But, her other dream was hard to come by. The real estate prices were shooting and it was quite beyond reach for someone like her to own a house. So, she seemed to have resigned herself to her tin shed home.

Then one Monsoon it was raining really hard and we saw Sonabai walking down the road an oversized jute bag on her head and another in her hand. She was drenched to the bone and shivering. She went straight up to the Builder's house, ignoring the women in our society who all came out to see what was up with her (as they always did when something even slightly unusual happened) . This event was quite sensational and for long time after that there was a lot of discussion on what exactly Sonabai was up to.

We later learned that the rain had caused a flash flood in which her tin shed had swept away. She had nowhere else to go so she gathered whatever little belongings she could find in the mess and went to meet the Builder to request shelter. The Builder was a kind woman. She took Sonabai in and let her build a makeshift hut using one of the walls on the terrace where she could stay until she found another place.

Now this was quite a shocker for the society. Sonabai had not only become a denizen of our building but was actually staying on the precious terrace, 'our' precious terrace! This shocking news was conveyed to the men by the women as soon as they returned from work. The men talked to other men and decided that they needed to be furious about this episode and that night itself a meeting was convened to protest against Sonabai's encroachment.

After an hour or so of discussions they realized that they were just talking amongst themselves and the builder was happily sitting in her own fortress oblivious of this clamor. So, they wrote up a formal protest letter and the entire troupe went up to the Builder's home.

The Builder was in no mood for discussion about this. She listened to what the men had to say and announced that she is not going to kick Sonabai out. The terrace was her property and she would do what she pleases with it, she declared. Hearing this there was uproar and everyone got into heated arguments about the issue.

Sonabai was standing outside listening to 11 men and a woman fighting to decide her fate. And, to her surprise, a miracle happened. After the argument reached its peak, quite unexpectedly, the Builder declared that she was going to build another floor on the terrace. And, not only this, she was going to build a one room apartment there for Sonabai. This room was going to be right under the stairway that would go up to the terrace above that floor, she informed.

The whole conglomeration fell into a shocked silence. This new development was beyond comprehension of the men and none of them quite knew how to react. Shocked and seething, they got up one by one and left the Builder's house in silence. As the Builder beamed triumphantly, Sonabai could not believe her ears. She had never thought that her only remaining dream would be fulfilled, and that too so unexpectedly.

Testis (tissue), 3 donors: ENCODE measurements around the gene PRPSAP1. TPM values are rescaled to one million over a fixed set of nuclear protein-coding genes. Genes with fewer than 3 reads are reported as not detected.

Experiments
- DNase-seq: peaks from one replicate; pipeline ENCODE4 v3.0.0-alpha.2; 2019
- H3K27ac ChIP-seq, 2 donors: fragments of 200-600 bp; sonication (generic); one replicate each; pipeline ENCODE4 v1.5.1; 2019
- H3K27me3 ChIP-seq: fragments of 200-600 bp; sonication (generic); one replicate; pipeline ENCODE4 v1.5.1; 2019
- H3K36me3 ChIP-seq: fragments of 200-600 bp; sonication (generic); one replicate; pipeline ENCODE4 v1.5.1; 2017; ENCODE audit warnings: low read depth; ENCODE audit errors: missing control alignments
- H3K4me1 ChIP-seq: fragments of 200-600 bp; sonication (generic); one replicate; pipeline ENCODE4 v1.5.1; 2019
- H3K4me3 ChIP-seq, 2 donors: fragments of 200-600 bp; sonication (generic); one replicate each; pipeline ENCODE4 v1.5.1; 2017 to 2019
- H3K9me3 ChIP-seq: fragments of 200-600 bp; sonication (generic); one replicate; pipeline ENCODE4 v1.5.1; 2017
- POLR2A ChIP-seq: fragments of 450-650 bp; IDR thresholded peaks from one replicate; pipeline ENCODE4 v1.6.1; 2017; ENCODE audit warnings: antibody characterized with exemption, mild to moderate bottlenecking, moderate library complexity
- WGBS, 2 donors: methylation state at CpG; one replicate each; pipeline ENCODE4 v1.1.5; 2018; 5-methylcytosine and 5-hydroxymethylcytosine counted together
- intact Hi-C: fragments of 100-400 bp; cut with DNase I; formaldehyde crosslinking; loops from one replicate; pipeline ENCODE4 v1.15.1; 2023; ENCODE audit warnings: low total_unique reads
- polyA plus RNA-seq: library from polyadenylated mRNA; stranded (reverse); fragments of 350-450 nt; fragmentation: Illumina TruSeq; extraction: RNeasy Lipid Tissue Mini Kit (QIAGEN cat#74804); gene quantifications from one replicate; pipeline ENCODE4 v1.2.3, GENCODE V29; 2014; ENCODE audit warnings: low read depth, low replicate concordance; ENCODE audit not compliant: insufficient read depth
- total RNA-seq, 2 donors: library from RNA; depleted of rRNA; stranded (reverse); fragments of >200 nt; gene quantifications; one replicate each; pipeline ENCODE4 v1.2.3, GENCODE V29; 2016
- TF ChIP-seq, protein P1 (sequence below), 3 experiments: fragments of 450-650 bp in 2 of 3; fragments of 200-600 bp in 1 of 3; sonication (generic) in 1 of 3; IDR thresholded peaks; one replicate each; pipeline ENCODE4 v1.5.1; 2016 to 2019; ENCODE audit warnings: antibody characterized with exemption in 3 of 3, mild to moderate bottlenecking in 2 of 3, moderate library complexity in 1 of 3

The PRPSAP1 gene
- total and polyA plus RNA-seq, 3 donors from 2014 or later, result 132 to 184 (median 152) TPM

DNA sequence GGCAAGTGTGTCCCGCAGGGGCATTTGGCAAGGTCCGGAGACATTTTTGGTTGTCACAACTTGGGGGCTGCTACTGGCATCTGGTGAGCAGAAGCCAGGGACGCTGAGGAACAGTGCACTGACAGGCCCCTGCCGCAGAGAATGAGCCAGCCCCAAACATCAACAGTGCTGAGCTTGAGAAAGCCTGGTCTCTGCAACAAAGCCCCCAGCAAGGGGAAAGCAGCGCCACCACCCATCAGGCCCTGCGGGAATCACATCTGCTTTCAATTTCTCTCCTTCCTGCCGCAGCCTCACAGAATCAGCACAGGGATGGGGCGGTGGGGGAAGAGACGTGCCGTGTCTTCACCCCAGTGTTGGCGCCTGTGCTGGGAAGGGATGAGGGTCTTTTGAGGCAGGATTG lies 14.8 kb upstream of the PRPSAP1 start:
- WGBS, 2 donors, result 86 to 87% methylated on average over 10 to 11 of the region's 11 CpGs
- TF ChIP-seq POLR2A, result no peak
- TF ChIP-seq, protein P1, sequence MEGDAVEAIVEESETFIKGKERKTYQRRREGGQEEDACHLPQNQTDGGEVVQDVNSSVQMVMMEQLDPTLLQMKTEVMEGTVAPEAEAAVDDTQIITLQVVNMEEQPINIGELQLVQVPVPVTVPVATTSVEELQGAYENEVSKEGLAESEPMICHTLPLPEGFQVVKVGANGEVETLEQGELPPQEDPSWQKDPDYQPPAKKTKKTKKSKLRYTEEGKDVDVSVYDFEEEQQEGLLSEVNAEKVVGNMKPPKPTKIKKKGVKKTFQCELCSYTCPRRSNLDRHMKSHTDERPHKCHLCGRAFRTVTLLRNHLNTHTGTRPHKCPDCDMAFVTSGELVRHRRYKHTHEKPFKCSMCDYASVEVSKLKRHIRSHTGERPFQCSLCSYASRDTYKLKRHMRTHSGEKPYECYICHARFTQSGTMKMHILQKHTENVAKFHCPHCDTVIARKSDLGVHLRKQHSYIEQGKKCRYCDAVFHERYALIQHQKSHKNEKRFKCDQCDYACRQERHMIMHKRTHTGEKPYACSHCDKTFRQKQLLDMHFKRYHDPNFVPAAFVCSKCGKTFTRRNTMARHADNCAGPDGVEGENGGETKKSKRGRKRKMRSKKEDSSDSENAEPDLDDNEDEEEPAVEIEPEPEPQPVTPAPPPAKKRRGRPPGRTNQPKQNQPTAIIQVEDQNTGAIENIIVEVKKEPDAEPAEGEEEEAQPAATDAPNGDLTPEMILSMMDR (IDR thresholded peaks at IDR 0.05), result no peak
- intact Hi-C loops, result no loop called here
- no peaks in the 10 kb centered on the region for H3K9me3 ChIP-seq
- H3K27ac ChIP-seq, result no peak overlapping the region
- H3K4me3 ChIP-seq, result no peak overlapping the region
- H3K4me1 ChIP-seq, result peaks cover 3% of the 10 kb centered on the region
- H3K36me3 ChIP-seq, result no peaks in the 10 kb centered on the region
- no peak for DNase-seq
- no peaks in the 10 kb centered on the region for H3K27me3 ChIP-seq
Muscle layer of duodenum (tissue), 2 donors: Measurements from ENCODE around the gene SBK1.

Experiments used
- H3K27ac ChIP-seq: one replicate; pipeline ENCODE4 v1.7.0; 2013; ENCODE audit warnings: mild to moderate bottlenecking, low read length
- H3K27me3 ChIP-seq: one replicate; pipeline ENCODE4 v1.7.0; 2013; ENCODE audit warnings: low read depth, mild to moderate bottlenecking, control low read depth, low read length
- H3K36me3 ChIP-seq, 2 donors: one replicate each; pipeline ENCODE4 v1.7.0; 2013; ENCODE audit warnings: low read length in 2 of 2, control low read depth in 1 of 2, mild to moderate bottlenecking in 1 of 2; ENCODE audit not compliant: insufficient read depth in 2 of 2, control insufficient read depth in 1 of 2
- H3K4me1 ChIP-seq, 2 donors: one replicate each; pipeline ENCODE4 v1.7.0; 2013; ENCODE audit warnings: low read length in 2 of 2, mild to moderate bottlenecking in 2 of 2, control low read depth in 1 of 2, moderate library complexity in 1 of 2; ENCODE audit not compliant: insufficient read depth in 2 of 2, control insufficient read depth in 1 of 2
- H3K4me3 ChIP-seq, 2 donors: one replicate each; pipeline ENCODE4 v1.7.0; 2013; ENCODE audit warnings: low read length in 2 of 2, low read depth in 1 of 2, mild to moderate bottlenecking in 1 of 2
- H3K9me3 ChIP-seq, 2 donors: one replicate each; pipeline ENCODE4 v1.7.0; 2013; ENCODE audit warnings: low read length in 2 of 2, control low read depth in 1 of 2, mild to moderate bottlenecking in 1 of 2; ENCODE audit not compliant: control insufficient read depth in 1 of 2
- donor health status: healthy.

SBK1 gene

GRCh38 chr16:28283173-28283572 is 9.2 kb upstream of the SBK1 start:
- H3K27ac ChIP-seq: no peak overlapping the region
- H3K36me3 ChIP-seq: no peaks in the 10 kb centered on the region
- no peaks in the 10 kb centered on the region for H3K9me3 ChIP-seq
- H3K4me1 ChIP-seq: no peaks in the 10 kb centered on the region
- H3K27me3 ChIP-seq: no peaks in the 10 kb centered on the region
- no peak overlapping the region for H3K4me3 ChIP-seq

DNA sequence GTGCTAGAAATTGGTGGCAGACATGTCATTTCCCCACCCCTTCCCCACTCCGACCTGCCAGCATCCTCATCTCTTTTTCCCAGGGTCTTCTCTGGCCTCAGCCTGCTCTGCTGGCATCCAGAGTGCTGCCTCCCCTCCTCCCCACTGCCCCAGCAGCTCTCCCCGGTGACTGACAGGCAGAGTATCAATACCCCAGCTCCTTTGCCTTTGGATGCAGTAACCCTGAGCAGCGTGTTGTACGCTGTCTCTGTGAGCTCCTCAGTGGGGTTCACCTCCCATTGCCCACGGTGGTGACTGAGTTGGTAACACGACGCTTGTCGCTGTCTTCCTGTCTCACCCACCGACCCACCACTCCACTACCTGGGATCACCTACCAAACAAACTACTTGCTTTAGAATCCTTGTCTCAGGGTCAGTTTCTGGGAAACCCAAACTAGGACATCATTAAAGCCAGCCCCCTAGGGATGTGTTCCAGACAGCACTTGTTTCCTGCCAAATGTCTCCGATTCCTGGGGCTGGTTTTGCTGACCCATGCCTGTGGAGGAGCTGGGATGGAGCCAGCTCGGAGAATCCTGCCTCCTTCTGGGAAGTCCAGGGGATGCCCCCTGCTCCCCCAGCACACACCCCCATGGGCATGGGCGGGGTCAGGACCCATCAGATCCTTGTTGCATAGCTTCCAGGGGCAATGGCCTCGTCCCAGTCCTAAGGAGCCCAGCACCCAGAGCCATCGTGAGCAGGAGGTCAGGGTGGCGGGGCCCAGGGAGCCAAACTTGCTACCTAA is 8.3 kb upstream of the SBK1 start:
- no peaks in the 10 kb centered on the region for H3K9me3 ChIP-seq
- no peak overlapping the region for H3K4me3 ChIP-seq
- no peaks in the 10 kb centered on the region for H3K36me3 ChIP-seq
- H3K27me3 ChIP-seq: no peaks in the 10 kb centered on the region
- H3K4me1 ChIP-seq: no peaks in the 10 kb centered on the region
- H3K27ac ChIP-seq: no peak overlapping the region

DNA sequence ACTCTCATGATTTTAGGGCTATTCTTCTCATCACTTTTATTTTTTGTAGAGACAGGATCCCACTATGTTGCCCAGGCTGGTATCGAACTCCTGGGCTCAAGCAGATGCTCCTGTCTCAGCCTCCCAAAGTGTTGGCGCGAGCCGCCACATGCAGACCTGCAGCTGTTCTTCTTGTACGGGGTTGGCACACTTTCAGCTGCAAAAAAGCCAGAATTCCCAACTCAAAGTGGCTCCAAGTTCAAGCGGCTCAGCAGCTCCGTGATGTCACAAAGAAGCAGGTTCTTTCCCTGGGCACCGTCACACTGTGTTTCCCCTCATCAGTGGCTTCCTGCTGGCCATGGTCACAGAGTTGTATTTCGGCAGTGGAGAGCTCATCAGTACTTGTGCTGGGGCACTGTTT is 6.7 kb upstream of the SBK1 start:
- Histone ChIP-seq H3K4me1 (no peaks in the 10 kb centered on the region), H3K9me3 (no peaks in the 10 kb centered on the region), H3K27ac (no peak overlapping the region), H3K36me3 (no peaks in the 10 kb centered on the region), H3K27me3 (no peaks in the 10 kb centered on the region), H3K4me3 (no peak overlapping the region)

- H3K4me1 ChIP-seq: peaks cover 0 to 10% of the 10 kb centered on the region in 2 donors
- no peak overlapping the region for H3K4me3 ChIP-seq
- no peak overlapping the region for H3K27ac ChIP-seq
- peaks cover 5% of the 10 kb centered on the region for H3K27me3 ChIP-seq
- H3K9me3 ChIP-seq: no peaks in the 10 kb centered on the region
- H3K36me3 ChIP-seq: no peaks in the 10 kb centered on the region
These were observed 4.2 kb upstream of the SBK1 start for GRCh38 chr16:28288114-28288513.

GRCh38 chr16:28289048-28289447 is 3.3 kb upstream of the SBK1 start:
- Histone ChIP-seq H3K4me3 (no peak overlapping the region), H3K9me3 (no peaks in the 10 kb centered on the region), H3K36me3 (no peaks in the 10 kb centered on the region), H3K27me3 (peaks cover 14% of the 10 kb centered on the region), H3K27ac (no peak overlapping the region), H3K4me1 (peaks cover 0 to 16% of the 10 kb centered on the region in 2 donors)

From that day Sonabai became the exclusively loyal to the Builder. No longer were we treated with gossips from the Builder's house. In fact, she left jobs from the houses staunchly against the Builder and found work at those either neutral or for the Builder. She was completely possessed by the thought of having her own house and refused talk about anything else.

Sonabai started going extra lengths to make the Builder happy - bought groceries and vegetables for her, cleaned her house and even watered the plants. She was dying to know the details about the Builder's plan for construction and asked her about it as many times as she could. Sometimes she would get an answer sometimes she would get rebuked for being nosy, but she would soak in as much information as she could obtain. At night by the little light bulb in her makeshift hut, she would pore over the greasy copy of the floor plan that she had obtained turning it this way and that again and again.

The Builder, however, had her own problems to deal with. Irate members of the society who left the meeting in silence earlier had gone back and regrouped their forces. They had intensified their attack against her by filing multiple suits for the access to the terrace, the construction she had threatened them about and also about the encroachment she had allowed. She was harried, running from courtroom to courtroom, juggling between the hearing dates. Angry, hurt, humiliated and alone the Builder fought on.

After many a courtroom battles the verdict came. The Builder won the case for construction. But, there was a clause that the ownership of the roof on top of the new construction would go to the society. Society members were happy and finally the construction began.

However, the case was closed on paper but not in the minds. The Builder could not forget what she had gone through all these years after her husband died and she was left alone to deal with vituperative neighbors. She resolved to get back at the society members and beat them at their own game.

She sat down with her architect and redrew the floor plan. Walls were pushed around a little and the rooms were reorganized. The roof was made slanting and, practically, useless as a recreation area. A tiny little hole was left for a little ladder to get on top. The court's decision was followed in principle so there was no chance of getting sued, but in practice, it was a slap in the face of the demanding society members. The Builder had her last laugh, finally!

But, since there was no stairway, the room beneath it was scrapped; erased even from the memory. The new floor plan boasted posh spacious apartments with no room for Sonabai's little home. As the new floor got built, little by little, Sonabai's dream was destroyed. Somewhere between the fight of the mighty ones, the tiny dream of little golden maid was forgotten as if it never existed.

Then one day, Sonabai gathered the few posessions she had, tore down her makeshift hut and just walked away, silently. She left her work at all the apartments of our building as if she had renounced us. After that, she never came back to our building.

She kept working in the colony as that was the only place she knew and often crossed our path. When I saw her I would feel guilty for no particular fault of my own. I wished there was a way to make it up to her. But if she saw any of us, she would turn her head and walk away.

Sonabai, when I think about you and tell your story, the pang of guilt returns. There is no way these words will ever reach you, but let me make them blow with the air, hoping they will - I am sorry for what happened to you, I really truly am!


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  2. A touching story, nicely told. I cant beleive the people's desire to evict a poor lonely woman, who lost her little home to rain. How cruel...

  3. Reads like an excerpt from Jhumpa Lahiri's book. Very touching story with attention to detail.